Government body formed in 1714 to solve the problem of finding longitude at sea. The Board gathered the greatest scientific minds of its day to work on the problem, including Sir Isaac Newton, and also put up prizes for those who could demonstrate a working device or method. The main longitude prizes were: £10,000 for a method that could determine longitude within 60 nautical miles (111 km) £15,000 for a method that could determine longitude within 40 nautical miles (74 km) £20,000 for a method that could determine longitude within 30 nautical miles (56 km). In addition, the Board had the discretion to make awards to persons who were making significant contributions to the effort or to provide ongoing financial support to those who were working productively towards the solution. The Board could also make advances of up to £2,000 for experimental work deemed promising. It was during this time that John Harrison invented the marine chronometer. This was an instrument for determining the longitude of the place. Chronometer is a clock that measures time with great accuracy and is used in navigation to help mariner (with the help of some astronomic tables) for determining its precise location on the water while they were in the middle of the ocean. Hence it was thanks to John Harrison’s discovery that safer voyages over seas could be made. A longitude describes the location of a place on Earth east or west of a north-south line called the Prime Meridian. Longitude is given as an angular measurement ranging from 0° at the Prime Meridian to +180° eastward and −180° westward. Many solutions were proposed for how to determine longitude at the end of an exploratory sea voyage, and hence, the longitude of the place that was visited (in case, for instance, one would want to revisit the location or place it on a map). The practical methods relied on a comparison of local time with the time at a given place (such as Greenwich or Paris). Harrison instead set out to solve the problem in probably the most direct way: by producing a reliable clock. The theory was simple and had been first proposed by Frisius. The difficulty, however, was in producing a clock which could maintain accurate time on a lengthy, rough sea voyage with widely-varying conditions of temperature, pressure and humidity. Frisius had realized that to determine longitude, a clock would have to be “of great exactness”. Many leading scientists including Newton and Huygens doubted that such a clock could ever be built and had more optimism for astronomical observations (such as the Method of Lunar Distances). Huygens ran trials using both a pendulum and a spiral balance spring clock as methods of determining longitude. Although both types showed some favorable results, they were both prone to fickleness. Newton observed that “A good watch may serve to keep a reckoning at sea for some days and to know the time of a celestial observation; and for this end a good Jewel may suffice till a better sought of watch can be found out. But when longitude at sea is lost, it cannot be found again by any watch.” However, if such a clock were built and set at noon in London at the start of a voyage, it would subsequently always tell you how far from noon it was in London at that second, regardless of where you had traveled. By referring to the clock when it is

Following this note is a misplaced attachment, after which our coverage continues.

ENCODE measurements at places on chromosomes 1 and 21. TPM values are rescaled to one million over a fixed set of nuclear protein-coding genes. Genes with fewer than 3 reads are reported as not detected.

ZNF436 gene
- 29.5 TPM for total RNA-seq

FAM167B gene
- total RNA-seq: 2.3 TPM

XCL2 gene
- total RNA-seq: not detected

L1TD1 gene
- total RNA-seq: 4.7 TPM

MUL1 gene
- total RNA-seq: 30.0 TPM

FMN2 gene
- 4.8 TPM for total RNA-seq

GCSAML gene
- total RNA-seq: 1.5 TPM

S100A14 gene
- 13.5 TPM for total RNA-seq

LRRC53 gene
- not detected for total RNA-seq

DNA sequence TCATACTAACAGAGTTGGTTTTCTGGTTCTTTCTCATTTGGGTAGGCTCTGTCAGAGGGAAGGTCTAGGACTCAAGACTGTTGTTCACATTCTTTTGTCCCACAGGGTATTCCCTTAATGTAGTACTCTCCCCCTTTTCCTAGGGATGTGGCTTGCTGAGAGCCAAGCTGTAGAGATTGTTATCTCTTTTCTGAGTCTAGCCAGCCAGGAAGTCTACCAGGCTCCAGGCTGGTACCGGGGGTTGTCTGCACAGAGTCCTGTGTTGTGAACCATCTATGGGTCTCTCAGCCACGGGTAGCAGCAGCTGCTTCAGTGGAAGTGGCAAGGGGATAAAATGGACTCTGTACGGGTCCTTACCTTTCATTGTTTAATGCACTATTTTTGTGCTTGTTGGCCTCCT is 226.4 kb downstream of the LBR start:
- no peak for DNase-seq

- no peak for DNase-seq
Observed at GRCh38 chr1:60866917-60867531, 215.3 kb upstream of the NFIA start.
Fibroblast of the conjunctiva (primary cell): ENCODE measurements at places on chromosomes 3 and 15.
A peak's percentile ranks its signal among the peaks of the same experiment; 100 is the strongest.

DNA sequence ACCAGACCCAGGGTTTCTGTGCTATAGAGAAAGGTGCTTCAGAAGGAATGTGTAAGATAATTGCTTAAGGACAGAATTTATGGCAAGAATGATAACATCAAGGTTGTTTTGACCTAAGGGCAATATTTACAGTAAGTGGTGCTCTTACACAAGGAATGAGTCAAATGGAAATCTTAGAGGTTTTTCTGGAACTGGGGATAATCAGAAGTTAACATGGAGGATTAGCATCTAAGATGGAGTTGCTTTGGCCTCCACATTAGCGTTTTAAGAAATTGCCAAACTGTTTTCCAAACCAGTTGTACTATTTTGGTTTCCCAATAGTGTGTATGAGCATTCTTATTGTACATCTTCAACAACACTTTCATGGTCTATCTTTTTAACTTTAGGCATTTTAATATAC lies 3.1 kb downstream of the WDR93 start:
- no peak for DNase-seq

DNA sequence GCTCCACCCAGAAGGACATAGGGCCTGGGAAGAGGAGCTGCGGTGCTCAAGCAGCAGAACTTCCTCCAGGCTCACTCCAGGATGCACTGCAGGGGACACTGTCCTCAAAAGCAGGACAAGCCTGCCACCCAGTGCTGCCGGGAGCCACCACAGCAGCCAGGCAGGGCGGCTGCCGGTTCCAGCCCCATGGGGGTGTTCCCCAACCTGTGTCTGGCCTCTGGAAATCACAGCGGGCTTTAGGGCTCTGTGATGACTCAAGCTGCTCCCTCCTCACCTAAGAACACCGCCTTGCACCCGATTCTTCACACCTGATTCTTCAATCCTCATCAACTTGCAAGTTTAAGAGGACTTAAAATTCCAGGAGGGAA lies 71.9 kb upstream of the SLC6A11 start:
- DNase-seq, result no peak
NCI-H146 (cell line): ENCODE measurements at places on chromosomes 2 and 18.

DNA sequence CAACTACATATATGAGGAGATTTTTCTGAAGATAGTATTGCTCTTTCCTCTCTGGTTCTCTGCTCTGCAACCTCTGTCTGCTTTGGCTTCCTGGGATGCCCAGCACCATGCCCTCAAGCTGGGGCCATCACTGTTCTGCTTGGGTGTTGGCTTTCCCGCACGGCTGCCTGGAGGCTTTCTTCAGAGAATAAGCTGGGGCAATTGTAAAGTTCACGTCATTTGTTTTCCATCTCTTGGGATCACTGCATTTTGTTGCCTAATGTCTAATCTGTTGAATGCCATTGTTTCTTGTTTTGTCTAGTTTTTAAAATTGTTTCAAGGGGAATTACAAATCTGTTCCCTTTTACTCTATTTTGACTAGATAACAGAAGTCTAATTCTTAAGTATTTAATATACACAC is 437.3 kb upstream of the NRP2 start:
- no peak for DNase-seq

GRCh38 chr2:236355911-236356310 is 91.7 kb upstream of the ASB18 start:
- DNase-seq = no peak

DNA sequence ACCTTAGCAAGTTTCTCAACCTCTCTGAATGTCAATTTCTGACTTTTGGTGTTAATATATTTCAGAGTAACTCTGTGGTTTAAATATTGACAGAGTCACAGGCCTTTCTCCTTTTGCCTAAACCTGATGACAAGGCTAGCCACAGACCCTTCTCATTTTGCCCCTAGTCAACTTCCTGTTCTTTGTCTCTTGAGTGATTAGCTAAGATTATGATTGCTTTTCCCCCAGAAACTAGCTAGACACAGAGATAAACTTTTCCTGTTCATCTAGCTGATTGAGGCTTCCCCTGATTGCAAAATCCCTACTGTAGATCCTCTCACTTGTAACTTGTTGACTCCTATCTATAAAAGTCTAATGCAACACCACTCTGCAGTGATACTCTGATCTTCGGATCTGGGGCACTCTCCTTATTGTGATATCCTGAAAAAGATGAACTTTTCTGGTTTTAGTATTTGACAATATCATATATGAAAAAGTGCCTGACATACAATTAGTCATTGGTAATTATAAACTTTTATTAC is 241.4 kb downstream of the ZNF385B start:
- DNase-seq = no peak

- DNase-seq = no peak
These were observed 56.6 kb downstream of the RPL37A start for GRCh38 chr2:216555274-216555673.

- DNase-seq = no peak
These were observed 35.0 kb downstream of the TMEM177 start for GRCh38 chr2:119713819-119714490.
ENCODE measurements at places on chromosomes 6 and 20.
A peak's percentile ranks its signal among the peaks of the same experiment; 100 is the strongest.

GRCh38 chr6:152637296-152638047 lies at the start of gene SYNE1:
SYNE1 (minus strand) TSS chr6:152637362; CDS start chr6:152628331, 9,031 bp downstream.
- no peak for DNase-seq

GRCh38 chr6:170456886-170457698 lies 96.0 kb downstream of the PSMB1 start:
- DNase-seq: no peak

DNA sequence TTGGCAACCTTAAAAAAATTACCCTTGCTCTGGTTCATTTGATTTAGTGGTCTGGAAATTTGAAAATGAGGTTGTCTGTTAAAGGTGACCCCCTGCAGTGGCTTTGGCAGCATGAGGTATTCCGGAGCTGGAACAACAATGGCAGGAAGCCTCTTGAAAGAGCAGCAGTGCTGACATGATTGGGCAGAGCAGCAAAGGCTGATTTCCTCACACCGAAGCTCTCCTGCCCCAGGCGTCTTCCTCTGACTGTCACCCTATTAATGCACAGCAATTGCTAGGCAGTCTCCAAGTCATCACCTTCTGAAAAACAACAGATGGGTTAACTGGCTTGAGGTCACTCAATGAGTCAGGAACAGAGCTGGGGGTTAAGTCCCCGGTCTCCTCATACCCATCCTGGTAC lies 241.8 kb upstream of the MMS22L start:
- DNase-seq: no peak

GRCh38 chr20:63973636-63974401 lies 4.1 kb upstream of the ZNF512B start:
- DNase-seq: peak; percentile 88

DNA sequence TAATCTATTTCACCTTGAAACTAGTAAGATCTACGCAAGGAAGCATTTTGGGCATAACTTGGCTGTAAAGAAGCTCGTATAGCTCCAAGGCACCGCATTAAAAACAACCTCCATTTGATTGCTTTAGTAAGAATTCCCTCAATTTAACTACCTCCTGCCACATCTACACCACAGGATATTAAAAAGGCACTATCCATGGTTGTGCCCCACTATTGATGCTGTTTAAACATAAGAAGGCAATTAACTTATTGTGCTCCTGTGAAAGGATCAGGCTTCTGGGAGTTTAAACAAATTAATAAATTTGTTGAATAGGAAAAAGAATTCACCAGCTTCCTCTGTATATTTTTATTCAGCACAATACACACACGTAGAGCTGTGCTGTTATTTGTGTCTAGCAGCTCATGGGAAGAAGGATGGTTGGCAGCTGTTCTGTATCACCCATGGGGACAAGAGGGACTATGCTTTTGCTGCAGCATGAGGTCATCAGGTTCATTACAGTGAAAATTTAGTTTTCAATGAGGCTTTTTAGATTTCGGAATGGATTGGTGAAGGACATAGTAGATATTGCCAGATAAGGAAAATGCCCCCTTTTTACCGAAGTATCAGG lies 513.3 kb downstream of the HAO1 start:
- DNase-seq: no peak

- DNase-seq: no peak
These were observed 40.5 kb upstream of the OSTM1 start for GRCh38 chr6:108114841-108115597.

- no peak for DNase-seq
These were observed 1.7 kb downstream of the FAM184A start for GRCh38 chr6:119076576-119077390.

noon locally (i.e. the Sun is at its highest in the sky where you are) you can read, almost directly from the clock face, how far around the world you are from London. For instance, if the clock shows that it is midnight in London when it is noon locally, then you are half way round the world, (e.g. 180 degrees of longitude) from London. After steadfastly pursuing various methods during thirty years of experimentation, Harrison finally designed and built the world's first successful marine chronometers, the highly accurate maritime time-keeping instruments that, for the first time, allowed a navigator to accurately assess his ship's position in longitude. This is so because the earth is constantly rotating, and therefore knowing the time whilst making an altitude measurement to a known heavenly body such as the sun, provided critical data for a ship's position east-west—a necessary capability for re-approaching land after voyages over medium and long distances. Knowing such measurements without an accurate time could only show position in latitude which was a trivial problem in comparison. Such a maritime clock had to be not only highly accurate over long time intervals, but relatively impervious to corrosion in salt air, able to tolerate wide variations in temperature and humidity and in general durable whilst able to function at the odd angles and pitch and yaw typical of decks under strong waves and storm tossed conditions. Yet the timekeeping device with such accuracy would eventually also allow the determination of longitude accurately, making the device a fundamental key to the modern age. Nonetheless, for many years even after the American Revolution, chronometers were expensive rarities, as their adoption and use proceeded slowly due to the precision manufacturing necessary and hence high expense, but by the early 19th century, navigation at sea without one was considered unwise to unthinkable. Using a chronometer to aid navigation simply saved lives and ships—the insurance industry, exercise of self-interest, and common sense did the rest in making the device a universal tool of maritime trade.